Using Biogeochemical and Hydrologic Data to Characterize Subseafloor Processes
Welcome to the Subseafloor Lab!
The lab is directed by Geoff Wheat, Professor of Geological Oceanography at University of Alaska Fairbanks and adjunct researcher at MBARI. Geoff is joined by Claudia Paul and Trevor Fournier who came with him from the University of Alaska Fairbanks.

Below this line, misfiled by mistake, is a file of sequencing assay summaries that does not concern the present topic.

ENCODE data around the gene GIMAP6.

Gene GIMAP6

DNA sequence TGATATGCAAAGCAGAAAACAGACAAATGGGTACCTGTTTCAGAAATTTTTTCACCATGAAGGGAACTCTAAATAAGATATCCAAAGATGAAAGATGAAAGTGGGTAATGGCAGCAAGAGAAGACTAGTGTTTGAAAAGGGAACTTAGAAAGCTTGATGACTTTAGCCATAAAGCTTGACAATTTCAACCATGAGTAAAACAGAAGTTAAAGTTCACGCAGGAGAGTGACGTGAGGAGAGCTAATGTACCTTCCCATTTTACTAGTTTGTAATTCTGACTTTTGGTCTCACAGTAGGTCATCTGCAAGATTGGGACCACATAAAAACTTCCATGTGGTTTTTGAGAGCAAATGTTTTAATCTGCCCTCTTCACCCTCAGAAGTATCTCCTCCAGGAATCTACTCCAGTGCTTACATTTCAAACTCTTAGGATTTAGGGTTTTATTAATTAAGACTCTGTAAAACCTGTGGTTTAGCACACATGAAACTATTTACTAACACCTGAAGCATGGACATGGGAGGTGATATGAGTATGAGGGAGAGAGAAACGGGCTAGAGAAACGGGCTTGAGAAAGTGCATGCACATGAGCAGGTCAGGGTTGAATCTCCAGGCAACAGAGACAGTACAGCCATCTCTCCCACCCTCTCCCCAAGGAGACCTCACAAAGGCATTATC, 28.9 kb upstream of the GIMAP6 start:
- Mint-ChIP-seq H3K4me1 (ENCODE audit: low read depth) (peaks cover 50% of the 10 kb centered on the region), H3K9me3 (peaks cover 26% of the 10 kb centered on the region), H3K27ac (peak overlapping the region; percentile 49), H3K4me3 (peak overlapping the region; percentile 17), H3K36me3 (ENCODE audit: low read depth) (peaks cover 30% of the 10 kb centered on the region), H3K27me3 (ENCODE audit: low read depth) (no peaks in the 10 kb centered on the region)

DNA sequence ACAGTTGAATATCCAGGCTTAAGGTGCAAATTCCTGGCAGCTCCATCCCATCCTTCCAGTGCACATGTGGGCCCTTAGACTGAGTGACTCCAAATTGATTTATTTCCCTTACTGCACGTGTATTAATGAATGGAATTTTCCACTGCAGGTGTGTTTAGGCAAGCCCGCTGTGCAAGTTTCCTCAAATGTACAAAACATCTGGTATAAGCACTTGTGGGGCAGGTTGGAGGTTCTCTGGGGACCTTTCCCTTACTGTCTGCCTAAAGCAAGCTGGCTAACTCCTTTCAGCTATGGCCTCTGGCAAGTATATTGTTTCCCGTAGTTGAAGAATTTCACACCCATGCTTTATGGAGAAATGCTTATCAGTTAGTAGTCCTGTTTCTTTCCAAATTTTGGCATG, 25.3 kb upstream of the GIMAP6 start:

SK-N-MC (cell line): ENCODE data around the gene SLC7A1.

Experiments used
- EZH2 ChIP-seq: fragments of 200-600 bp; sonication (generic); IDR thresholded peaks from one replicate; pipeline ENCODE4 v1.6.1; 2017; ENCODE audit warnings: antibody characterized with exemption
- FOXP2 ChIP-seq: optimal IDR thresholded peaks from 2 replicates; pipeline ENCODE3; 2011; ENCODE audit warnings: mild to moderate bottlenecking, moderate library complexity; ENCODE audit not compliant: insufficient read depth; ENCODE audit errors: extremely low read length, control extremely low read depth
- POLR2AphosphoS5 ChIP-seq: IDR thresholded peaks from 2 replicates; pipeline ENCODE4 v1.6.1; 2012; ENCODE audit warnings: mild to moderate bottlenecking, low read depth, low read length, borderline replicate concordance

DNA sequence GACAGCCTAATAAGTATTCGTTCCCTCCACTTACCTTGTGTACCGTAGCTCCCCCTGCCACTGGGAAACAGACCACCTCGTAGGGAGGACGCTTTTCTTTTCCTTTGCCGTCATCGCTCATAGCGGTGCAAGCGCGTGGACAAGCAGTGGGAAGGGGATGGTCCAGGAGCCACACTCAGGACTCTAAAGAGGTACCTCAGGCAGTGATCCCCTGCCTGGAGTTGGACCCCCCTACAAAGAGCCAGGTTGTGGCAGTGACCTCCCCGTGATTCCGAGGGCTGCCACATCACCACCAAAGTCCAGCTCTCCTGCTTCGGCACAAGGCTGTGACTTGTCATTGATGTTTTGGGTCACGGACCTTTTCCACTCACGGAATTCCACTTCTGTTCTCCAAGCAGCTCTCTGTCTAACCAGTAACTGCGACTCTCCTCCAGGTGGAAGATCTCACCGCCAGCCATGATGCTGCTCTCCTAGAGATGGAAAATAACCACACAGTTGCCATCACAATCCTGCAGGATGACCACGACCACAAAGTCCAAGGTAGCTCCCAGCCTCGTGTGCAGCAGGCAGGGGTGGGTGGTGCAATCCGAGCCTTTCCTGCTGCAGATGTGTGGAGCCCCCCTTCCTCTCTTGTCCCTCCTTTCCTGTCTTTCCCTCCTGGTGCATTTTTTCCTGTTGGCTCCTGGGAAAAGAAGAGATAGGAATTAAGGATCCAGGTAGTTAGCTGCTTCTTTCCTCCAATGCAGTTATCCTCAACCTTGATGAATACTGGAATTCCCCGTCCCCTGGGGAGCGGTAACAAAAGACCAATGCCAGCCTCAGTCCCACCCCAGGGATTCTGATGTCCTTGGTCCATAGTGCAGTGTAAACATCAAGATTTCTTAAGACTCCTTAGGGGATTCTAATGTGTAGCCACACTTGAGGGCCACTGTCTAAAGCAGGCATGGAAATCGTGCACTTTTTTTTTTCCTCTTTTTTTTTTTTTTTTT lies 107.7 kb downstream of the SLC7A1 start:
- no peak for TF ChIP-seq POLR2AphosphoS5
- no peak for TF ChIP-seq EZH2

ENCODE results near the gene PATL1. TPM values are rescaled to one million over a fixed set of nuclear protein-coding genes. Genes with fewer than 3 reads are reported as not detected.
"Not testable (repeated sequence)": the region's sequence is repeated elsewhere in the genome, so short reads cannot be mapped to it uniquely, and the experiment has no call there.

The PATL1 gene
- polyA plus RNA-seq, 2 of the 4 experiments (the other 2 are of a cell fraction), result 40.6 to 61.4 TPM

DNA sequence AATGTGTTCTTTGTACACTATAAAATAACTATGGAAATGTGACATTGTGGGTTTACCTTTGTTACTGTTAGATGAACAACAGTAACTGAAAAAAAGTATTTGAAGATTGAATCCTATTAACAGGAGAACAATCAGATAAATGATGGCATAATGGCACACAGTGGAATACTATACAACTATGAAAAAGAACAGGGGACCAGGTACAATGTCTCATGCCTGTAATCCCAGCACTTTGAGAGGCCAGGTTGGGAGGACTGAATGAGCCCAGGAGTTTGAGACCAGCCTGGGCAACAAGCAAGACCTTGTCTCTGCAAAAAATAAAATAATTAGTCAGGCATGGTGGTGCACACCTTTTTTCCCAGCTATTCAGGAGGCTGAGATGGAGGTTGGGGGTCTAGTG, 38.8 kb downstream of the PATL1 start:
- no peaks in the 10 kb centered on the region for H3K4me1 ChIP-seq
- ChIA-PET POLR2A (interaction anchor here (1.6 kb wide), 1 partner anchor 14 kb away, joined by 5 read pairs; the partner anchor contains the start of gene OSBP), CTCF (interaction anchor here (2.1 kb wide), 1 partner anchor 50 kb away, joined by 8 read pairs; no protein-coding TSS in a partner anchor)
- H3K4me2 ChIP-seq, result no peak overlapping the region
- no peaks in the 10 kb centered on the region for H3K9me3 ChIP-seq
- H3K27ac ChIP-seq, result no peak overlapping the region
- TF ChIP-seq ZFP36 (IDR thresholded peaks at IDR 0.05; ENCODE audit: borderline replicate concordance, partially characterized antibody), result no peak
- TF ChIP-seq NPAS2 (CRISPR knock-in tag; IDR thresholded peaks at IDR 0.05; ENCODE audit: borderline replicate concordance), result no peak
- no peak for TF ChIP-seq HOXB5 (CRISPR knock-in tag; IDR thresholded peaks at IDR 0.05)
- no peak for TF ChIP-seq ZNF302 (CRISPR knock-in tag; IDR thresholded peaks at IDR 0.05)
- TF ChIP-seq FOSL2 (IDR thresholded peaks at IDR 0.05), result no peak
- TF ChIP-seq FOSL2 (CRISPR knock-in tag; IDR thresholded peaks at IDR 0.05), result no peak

While there is still much to discover within the ocean and there are vast parts of the ocean that have never been visited, there is even less known about processes that affect the subseafloor. But, why should we be concerned with the subseafloor? The subseafloor, which is comprised of mostly basaltic rocks and overlying sediment, supports microbial life and a host of metabolic pathways. There are more microbial cells in the subseafloor than there are in the ocean! Did you know that the upper portion of the basaltic ocean crust is primarily pillow lava flows and that these pillows are very permeable? These permeable pathways allow hydrothermal fluids to redistribute 25% of Earth’s heat loss, affecting thermal balances and chemical cycles in the ocean. Also, did you know that the combination of geologic processes, hydrothermal fluid flow, and microbial process have created metal-rich ore deposits that will likely be excavated within the next decade even though key ecosystem services have not been identified in and around such deposits? The Subseafloor Lab works on a range of projects using biogeochemical and hydrologic data to characterize subseafloor processes.